Former Penn State Coach Paterno Diagnosed with Lung Cancer

Joe Paterno was diagnosed with a treatable form of lung cancer the same weekend Penn State's football team played its first game without the Hall of Fame coach in nearly a half century.

His son, Scott Paterno, said Friday in a statement to The Associated Press that his father's doctors are optimistic the 84-year-old Paterno will make a full recovery.

The news came shortly after Penn State said the NCAA would look into the school's handling of a child sex abuse scandal involving former assistant coach Jerry Sandusky. Paterno was fired by the board of trustees Nov. 9 for failing to do more than simply report to his superiors an abuse allegation against Sandusky.

"Last weekend, my father was diagnosed with a treatable form of lung cancer during a follow-up visit for a bronchial illness," Scott Paterno said in the brief statement. The medical exam came the same weekend the school played its first game since the 1960s without Paterno leading the Nittany Lions - a 17-14 loss to Nebraska.

"As everyone can appreciate, this is a deeply personal matter for my parents, and we simply ask that his privacy be respected as he proceeds with treatment," Scott Paterno said.

Earlier Friday, The Citizens Voice of Wilkes-Barre reported that Paterno had been seen Wednesday visiting the Mount Nittany Medical Center and was treated for an undisclosed ailment and released.

Sandusky is charged with sexually abusing eight boys over 15 years - charges he denies. Critics say Paterno should have done more to stop his former assistant, specifically when he was told about an assault in 2002. But the longtime coach is not a target of the ongoing investigation of Sandusky.

Paterno initially announced his retirement effective at the end of the season, saying that the scandal was "one of the great sorrows of my life. With the benefit of hindsight, I wish I had done more." The trustees fired him anyway, about 12 hours later.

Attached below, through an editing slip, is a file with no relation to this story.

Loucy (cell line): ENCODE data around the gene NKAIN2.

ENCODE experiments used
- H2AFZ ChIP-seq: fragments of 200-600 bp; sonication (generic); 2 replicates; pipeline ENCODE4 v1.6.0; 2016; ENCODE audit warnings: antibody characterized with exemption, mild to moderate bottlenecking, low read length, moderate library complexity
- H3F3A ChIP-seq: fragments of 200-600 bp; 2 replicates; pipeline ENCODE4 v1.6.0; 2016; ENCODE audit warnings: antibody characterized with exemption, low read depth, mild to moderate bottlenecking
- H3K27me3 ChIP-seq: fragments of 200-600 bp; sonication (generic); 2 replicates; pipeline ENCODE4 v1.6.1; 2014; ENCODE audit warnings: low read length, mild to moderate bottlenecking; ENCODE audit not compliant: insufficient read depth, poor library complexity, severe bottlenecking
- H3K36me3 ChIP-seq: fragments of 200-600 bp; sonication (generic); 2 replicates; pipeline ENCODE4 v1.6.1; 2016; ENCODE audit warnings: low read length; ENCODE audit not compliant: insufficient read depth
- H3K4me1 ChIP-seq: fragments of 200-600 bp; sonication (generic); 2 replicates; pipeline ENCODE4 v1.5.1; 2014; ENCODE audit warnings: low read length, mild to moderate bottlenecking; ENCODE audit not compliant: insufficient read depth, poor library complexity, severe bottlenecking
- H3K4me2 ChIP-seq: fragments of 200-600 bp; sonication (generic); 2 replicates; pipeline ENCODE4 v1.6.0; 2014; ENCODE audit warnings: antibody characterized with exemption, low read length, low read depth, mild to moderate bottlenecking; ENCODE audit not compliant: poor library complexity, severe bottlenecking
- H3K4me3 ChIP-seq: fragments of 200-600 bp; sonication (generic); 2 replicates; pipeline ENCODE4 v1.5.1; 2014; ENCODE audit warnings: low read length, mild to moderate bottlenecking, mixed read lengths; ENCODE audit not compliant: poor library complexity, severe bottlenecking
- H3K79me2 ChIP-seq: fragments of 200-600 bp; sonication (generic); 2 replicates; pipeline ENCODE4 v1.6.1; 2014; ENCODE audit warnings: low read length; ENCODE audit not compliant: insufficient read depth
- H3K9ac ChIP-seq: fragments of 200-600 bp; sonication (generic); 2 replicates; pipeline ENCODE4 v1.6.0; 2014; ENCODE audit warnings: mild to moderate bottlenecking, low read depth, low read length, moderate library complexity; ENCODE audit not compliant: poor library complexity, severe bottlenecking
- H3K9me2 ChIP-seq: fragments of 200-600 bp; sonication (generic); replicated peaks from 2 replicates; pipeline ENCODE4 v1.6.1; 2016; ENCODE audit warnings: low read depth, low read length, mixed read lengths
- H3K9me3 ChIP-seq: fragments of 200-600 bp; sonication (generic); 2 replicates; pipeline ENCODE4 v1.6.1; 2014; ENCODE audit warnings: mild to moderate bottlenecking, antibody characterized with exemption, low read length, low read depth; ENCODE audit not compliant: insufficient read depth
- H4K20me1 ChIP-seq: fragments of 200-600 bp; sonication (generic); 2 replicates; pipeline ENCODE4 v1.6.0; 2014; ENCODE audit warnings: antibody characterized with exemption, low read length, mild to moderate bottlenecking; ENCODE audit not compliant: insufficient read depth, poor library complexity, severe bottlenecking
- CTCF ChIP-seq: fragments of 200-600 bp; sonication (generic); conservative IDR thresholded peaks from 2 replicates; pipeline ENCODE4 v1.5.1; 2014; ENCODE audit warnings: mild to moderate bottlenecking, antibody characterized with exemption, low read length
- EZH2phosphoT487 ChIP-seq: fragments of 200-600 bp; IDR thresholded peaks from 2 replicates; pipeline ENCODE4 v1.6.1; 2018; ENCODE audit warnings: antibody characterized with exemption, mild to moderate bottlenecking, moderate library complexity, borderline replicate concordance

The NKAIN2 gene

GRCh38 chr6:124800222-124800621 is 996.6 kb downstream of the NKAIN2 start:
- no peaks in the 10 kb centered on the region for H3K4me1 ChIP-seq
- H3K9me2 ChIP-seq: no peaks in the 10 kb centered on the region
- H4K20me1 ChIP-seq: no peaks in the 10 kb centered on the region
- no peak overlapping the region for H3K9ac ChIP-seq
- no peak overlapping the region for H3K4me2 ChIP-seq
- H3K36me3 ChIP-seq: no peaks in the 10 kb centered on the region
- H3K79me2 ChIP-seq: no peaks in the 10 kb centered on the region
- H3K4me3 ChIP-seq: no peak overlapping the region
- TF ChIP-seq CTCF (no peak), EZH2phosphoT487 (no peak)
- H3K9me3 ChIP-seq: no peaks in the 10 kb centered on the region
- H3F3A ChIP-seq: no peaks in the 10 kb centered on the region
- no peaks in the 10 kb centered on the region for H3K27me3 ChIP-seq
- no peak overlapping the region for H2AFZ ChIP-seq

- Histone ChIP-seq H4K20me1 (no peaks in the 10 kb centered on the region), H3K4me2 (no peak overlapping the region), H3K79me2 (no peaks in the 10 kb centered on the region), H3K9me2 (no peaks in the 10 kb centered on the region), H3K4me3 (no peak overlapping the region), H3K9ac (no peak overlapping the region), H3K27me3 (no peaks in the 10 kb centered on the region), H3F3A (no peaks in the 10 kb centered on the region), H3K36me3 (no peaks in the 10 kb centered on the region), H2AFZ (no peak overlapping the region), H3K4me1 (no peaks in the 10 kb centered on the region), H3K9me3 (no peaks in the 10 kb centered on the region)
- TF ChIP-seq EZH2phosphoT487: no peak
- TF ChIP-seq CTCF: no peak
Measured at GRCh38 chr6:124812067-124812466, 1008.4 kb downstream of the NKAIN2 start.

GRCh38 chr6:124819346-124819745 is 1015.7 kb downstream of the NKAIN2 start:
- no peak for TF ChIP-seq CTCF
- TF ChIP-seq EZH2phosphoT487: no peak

Longtime defensive coordinator Tom Bradley replaced Paterno on an interim basis. He broke the news about Paterno's cancer to the Nittany Lions after the team arrived in Columbus, Ohio, for Saturday's game against Ohio State.

"I told them sometimes words pale at a time like this. I felt they should hear it from us, exactly what it was, that we were told that it was a treatable lung cancer," Bradley said. "It's just one of those things. It's a tough time for the players."

To say health problems added to Paterno's troubles during a rough period doesn't begin to capture the last two weeks. The lurid Sandusky scandal has tarnished the reputation of a coach and a football program that once prided itself on the slogan "Success with Honor."

Paterno's 409 career victories over a 46-year career are a Division I record. In all, Paterno guided five teams to unbeaten or untied seasons and won two national championships.

Besides the criminal case against Sandusky, the university announced last week it was conducting its own probe - and that was before the NCAA said Friday that college sports' governing body would also start an inquiry.

NCAA president Mark Emmert said in the letter to Penn State president Rod Erickson that the probe will look at "Penn State's exercise of institutional control over its intercollegiate athletics programs."

Prior to his firing, Paterno pressed on with coaching in spite of a number of recent ailments. He often walked into news conferences fighting back sniffles, and Paterno often passed it off as nothing more than an annoying cold.

He was said to be in good health this preseason - getting back to his routine of walking around town - before a receiver accidentally blindsided him during preseason drills in August, leaving him with an injured right shoulder and pelvis.

Lung cancer kills 1.4 million people around the world each year. In the United States, 221,130 new cases and 156,940 deaths are expected this year. The disease is typically diagnosed in older people. About 2 out of 3 people diagnosed with lung cancer are over age 65.